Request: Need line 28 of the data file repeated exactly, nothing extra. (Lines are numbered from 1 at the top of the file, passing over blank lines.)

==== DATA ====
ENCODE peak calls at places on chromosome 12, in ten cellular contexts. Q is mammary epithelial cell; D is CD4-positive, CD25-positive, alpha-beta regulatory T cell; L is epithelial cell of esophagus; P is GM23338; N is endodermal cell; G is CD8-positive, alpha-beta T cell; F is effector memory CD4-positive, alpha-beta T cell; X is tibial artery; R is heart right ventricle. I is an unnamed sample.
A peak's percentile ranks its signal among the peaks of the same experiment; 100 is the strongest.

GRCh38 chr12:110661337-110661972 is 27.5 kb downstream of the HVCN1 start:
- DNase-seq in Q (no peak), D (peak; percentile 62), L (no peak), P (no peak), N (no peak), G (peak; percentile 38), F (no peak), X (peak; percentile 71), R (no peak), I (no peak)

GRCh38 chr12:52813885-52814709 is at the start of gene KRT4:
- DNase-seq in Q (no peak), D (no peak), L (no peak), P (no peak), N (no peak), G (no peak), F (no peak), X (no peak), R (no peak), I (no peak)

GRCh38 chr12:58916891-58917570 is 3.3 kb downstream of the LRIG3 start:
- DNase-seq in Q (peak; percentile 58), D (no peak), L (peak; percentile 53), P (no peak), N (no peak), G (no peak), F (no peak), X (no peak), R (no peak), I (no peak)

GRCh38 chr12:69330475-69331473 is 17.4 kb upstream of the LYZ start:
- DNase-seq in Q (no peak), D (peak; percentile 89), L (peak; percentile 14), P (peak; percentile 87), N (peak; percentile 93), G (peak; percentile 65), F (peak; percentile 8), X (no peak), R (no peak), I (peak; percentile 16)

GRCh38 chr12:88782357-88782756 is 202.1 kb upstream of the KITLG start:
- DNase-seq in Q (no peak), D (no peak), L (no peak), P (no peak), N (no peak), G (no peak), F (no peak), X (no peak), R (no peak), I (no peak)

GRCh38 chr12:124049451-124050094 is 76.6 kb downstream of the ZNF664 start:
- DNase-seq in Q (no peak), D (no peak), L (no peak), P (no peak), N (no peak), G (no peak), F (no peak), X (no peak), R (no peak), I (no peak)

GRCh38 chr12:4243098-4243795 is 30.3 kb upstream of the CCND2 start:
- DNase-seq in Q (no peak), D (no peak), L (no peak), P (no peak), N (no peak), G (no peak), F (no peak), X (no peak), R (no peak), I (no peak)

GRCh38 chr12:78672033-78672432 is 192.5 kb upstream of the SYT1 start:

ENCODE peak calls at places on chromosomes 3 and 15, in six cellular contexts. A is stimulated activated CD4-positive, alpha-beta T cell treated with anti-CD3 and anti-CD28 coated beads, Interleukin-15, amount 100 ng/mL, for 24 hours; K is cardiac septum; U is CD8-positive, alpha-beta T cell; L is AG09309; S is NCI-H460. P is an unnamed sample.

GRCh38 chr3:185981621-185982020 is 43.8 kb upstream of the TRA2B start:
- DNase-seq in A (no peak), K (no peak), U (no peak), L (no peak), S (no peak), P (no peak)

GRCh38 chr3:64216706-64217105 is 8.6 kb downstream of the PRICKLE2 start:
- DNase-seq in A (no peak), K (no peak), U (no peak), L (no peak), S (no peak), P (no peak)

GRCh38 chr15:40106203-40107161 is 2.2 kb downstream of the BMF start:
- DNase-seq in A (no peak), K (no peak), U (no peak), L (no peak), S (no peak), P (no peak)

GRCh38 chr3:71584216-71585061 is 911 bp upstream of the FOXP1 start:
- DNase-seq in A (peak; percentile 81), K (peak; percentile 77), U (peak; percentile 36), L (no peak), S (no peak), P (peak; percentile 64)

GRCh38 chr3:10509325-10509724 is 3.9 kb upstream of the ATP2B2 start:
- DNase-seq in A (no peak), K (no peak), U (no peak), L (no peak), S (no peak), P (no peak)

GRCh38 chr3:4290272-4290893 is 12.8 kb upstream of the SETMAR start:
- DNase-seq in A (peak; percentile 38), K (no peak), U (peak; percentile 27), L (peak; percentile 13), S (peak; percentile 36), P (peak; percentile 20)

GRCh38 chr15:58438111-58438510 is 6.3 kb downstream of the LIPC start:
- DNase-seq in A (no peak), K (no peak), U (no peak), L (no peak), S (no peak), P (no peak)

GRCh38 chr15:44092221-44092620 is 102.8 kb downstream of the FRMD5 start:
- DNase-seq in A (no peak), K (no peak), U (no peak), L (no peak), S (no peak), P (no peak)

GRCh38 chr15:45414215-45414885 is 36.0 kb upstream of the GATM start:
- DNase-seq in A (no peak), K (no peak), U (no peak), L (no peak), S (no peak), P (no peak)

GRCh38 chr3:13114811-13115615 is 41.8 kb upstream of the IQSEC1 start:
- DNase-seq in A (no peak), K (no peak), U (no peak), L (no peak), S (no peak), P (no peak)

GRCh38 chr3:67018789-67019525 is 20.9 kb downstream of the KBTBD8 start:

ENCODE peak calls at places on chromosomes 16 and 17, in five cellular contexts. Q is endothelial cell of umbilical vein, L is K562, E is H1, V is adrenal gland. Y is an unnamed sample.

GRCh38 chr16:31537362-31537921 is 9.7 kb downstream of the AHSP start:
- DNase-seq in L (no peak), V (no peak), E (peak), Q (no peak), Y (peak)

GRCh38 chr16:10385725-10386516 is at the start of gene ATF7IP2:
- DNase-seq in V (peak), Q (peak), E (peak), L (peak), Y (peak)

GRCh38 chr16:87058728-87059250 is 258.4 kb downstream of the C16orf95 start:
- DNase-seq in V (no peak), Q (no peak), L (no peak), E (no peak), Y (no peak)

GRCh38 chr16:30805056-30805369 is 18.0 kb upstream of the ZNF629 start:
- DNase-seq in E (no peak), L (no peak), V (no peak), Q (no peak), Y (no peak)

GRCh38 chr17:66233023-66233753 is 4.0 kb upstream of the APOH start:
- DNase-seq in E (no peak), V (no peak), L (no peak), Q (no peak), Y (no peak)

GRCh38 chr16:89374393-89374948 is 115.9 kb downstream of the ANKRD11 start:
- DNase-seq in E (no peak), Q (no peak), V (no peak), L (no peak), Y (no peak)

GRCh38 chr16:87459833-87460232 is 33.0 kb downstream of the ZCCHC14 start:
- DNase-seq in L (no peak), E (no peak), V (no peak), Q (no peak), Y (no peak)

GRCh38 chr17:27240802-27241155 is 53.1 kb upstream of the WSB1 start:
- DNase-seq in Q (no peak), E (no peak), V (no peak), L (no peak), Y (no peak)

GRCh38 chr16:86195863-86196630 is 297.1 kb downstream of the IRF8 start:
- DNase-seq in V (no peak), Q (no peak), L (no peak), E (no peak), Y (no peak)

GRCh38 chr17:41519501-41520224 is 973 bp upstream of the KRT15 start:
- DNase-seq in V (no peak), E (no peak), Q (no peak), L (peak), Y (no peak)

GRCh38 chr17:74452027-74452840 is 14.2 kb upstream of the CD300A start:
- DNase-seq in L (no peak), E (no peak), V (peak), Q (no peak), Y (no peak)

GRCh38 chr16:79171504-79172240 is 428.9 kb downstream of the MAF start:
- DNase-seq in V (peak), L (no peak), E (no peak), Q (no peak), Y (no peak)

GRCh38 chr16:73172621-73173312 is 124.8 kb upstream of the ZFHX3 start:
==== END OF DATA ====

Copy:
- DNase-seq in A (no peak), K (no peak), U (no peak), L (no peak), S (no peak), P (no peak)